Where is Joni Mitchell?
More importantly, how is she doing?
The icon of West Coast folk-pop and jazz was admitted to the hospital this past March 31 after being found unconscious at her Los Angeles–area home. She regained consciousness on the way to the hospital and was put in intensive care, where, according to her website, she was “awake and in good spirits.” For the next days fans waited for new word of her condition.
Some five days afterward, Mitchell’s site had little to say aside from, “Joni remains under observation in the hospital and is resting comfortably. We are encouraged by her progress and she continues to improve and get stronger each day.”
It’s nearly two months later, and so far there has been little news about the state of her health. Mitchell has suffered from various illnesses over the years. She revealed in February that eight years ago she was diagnosed with Morgellons, a skin disorder characterized by sores and crawling sensations that are felt on and under the skin. But no one has said if her latest health problem is due to a previously diagnosed ailment or something new.
In typical fashion, the lack of new information has allowed speculation to run wild. When, at the end of April, Mitchell’s friend Leslie Morris sought legal authority over her medical care, many took that to mean Mitchell was in a coma and unable to discuss her treatment with doctors. While the singer’s camp says she is “alert” and fully responsive, at the hearing for Morris’s request the judge was told the singer may not be able to work with doctors on decisions about her medical care or long-term treatment once she leaves the hospital, suggesting that, no matter how you look at it, her condition is serious.
Mitchell’s attorney agreed with Morris’s request, saying it was “very necessary.” The judge granted Morris the authority she sought, in part due to urgency—one of the attorneys at the hearing said Mitchell may be well enough to leave the hospital soon and will need someone to make health care decisions for her.
Three weeks later, we can only wonder when that day will come or what Mitchell’s state will be at that time.
It is, of course, entirely possible that Mitchell is out of the hospital and simply wants to return to her privacy and continue to heal. Thus, the silence. That was the thought I had after watching “Joni Mitchell on Illusions,” a new animated clip that is part of the ongoing Blank on Blank series of illustrated audio interviews presented by PBS. This video, shown below, is based on an edit of an interview between Mitchell and music executive Joe Smith, conducted in November 1986.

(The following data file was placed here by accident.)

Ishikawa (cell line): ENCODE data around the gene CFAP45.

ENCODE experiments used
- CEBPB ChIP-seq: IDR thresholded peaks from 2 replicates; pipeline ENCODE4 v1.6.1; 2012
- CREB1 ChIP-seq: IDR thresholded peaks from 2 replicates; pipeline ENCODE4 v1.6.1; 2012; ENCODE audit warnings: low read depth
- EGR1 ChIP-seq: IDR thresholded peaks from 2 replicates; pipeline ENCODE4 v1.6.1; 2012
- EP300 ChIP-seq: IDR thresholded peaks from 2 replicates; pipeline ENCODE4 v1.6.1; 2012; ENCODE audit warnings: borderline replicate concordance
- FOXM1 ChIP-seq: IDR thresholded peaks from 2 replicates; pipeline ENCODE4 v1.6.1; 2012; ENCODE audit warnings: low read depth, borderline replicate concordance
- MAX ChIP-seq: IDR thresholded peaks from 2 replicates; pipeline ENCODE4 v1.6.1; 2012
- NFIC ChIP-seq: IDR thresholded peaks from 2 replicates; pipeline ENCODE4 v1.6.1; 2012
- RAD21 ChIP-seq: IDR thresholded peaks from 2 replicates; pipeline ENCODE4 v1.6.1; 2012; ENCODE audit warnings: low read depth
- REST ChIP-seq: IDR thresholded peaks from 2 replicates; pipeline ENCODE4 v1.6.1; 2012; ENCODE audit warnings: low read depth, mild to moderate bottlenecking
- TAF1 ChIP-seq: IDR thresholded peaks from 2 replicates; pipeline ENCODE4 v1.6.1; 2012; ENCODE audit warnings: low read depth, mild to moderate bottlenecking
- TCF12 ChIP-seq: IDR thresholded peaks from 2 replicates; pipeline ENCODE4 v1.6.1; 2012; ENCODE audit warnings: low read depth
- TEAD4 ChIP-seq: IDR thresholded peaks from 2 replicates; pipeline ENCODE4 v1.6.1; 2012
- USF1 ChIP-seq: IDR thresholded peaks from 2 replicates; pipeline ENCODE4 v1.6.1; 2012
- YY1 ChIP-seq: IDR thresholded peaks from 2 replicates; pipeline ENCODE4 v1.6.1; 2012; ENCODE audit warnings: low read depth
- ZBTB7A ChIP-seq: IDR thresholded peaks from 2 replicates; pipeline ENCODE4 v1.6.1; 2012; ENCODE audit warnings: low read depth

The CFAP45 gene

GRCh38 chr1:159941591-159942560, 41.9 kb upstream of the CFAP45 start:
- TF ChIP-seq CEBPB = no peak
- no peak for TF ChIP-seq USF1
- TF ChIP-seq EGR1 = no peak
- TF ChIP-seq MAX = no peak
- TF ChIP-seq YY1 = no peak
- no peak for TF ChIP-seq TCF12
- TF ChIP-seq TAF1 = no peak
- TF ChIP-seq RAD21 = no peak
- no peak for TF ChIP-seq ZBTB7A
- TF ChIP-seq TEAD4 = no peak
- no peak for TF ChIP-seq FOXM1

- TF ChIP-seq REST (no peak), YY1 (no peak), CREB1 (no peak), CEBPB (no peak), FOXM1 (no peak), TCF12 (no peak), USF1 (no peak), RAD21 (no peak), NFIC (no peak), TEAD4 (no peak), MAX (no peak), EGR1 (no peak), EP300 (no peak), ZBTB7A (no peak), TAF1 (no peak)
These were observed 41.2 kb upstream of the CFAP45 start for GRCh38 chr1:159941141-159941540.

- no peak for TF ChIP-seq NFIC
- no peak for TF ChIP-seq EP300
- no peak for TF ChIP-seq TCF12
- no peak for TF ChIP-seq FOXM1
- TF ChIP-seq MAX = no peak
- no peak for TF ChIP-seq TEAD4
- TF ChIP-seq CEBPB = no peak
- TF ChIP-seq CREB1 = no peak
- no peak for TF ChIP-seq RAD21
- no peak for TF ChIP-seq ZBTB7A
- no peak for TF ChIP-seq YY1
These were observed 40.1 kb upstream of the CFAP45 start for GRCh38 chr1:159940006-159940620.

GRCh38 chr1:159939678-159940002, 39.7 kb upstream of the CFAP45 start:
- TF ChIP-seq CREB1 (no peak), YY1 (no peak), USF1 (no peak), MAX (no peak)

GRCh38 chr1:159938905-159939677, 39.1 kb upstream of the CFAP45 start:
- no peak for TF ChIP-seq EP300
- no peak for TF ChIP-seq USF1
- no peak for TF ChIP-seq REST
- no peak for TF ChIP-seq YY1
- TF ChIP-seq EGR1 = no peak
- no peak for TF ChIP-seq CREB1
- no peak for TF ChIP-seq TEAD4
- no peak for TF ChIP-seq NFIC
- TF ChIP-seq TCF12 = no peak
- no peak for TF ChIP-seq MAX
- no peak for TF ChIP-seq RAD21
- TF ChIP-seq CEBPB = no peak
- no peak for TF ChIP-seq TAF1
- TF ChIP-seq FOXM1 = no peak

In it, Mitchell talks about illusions of celebrity and her desire to swim unnoticed among the small fish in the large pond. She notes that she likes to do her own grocery shopping and tells a story about a concert attendee who was angered to see her seated in the floor section of a venue rather than in a balcony, where he felt she should be.
“Some people are upset to see you doing ordinary things,” Mitchell says.
Mitchell reveals how she would take road trips on her own, disguising herself with wigs, when necessary. She also talks about preferring dancing to intellectualism, her failures as student, and her desire to present herself as she is rather than as a star.
“As [David ] Geffen pointed out, ‘You’re the only star I’ve ever met that wanted to be ordinary,’” she recalls.
One especially telling moment comes when Mitchell talks about the difficulty of being the center of attention.
“I still don’t really like the attention of a birthday party,” she says. “I prefer Christmas, which is everybody’s holiday.”
Enjoy the interview, and think good thoughts for Joni Mitchell.